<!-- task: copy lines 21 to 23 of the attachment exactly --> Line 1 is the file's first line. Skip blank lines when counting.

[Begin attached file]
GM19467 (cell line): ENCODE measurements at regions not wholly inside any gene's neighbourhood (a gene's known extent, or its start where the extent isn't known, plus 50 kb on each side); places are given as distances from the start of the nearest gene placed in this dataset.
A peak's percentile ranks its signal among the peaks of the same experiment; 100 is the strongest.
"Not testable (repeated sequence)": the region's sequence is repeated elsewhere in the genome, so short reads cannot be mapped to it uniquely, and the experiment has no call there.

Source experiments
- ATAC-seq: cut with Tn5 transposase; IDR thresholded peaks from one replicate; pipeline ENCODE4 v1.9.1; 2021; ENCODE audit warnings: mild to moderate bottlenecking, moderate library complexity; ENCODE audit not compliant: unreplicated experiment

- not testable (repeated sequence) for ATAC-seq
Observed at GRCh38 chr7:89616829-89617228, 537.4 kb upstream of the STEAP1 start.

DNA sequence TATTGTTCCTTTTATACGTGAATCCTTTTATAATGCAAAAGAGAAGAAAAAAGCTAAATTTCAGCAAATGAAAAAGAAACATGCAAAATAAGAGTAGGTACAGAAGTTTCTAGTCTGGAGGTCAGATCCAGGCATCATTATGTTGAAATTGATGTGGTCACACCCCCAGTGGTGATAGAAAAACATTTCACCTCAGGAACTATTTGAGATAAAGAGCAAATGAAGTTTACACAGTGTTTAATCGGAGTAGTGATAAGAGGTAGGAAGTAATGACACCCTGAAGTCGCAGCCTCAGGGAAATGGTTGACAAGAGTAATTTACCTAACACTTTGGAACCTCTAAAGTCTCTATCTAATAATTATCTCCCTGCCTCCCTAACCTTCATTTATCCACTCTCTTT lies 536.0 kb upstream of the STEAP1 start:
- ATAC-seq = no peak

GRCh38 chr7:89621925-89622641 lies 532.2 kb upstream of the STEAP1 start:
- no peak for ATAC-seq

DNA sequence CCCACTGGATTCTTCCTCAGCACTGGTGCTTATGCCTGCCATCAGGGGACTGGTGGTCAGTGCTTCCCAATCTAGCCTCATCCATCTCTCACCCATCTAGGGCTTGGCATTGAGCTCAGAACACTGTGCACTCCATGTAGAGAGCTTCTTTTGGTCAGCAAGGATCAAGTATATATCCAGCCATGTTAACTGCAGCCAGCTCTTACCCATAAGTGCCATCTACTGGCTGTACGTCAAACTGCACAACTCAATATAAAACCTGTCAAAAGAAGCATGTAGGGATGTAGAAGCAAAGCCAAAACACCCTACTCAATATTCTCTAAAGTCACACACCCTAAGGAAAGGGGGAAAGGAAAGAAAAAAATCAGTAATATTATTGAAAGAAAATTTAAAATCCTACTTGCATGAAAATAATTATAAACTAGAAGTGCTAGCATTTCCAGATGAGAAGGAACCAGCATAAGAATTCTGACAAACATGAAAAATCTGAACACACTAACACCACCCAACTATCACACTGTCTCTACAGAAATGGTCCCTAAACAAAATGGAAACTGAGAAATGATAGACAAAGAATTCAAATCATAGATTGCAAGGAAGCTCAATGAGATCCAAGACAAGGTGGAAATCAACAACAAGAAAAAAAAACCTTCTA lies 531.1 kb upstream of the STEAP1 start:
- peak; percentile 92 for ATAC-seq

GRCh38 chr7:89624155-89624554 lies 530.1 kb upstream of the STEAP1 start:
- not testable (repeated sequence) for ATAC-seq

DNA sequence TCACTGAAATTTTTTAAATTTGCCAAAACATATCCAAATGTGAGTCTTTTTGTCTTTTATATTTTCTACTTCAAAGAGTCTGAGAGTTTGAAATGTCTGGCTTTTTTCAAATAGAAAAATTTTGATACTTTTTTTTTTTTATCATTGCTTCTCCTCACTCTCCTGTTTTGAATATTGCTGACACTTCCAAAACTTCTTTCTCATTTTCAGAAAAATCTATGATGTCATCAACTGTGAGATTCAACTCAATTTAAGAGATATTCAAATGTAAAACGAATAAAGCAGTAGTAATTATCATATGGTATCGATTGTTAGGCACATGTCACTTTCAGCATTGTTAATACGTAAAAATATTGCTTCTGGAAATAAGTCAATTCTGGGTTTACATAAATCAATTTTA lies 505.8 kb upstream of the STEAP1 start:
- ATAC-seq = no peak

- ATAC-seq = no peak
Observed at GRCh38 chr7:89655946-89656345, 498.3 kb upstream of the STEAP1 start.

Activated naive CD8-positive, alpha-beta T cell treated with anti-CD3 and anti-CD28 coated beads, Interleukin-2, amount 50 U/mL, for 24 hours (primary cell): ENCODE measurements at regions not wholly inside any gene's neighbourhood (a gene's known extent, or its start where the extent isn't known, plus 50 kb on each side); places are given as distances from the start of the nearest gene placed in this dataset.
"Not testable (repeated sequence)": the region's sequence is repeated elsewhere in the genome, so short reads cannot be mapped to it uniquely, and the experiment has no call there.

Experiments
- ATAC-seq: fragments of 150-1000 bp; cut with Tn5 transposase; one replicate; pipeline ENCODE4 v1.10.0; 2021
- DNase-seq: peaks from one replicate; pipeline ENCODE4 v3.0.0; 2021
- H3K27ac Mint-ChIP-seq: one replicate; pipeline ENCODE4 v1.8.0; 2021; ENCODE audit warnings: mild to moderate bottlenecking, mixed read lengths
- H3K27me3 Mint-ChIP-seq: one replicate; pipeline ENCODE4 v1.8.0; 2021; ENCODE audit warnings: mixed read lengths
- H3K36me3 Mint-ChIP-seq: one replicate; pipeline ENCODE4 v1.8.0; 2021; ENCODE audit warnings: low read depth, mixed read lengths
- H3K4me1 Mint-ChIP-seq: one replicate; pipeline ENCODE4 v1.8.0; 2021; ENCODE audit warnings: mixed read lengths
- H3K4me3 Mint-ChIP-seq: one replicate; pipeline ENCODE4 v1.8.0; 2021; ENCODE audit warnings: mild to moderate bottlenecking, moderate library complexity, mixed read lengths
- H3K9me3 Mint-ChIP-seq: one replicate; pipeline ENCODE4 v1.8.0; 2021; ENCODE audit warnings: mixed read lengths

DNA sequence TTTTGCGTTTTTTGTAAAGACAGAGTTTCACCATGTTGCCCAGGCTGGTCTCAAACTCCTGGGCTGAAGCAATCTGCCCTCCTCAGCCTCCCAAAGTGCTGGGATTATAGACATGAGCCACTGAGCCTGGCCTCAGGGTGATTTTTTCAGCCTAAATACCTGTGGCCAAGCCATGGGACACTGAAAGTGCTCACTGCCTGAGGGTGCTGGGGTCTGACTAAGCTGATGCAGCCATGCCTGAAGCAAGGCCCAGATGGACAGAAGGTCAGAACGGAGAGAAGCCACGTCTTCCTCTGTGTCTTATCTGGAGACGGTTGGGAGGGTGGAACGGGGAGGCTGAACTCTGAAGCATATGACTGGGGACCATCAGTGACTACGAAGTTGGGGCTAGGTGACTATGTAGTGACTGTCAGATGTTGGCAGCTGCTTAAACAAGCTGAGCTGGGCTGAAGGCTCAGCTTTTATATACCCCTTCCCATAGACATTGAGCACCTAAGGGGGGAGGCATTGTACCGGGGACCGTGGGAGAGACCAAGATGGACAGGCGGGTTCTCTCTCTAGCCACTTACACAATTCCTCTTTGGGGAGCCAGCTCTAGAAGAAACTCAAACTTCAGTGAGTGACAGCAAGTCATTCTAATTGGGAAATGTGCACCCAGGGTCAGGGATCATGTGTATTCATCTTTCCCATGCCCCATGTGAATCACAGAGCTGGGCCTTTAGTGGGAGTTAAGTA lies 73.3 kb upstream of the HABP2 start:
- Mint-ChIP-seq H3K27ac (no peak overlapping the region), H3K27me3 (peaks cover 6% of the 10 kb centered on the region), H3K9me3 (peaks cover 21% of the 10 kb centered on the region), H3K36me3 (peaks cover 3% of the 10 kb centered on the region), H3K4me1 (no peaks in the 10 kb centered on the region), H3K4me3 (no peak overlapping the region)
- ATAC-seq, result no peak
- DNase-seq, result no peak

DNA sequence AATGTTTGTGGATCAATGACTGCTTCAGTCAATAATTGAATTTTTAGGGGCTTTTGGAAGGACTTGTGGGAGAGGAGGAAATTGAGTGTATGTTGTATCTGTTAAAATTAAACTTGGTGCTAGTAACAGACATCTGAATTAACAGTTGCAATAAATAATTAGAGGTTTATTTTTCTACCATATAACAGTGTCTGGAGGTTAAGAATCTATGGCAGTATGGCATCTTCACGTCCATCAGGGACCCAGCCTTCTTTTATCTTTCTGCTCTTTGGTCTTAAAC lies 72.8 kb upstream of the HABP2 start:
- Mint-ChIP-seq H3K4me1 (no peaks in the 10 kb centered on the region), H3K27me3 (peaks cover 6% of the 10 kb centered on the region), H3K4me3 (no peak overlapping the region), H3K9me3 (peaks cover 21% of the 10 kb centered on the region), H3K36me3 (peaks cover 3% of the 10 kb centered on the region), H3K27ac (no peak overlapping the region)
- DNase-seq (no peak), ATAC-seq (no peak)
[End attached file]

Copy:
"Not testable (repeated sequence)": the region's sequence is repeated elsewhere in the genome, so short reads cannot be mapped to it uniquely, and the experiment has no call there.

Experiments
- ATAC-seq: fragments of 150-1000 bp; cut with Tn5 transposase; one replicate; pipeline ENCODE4 v1.10.0; 2021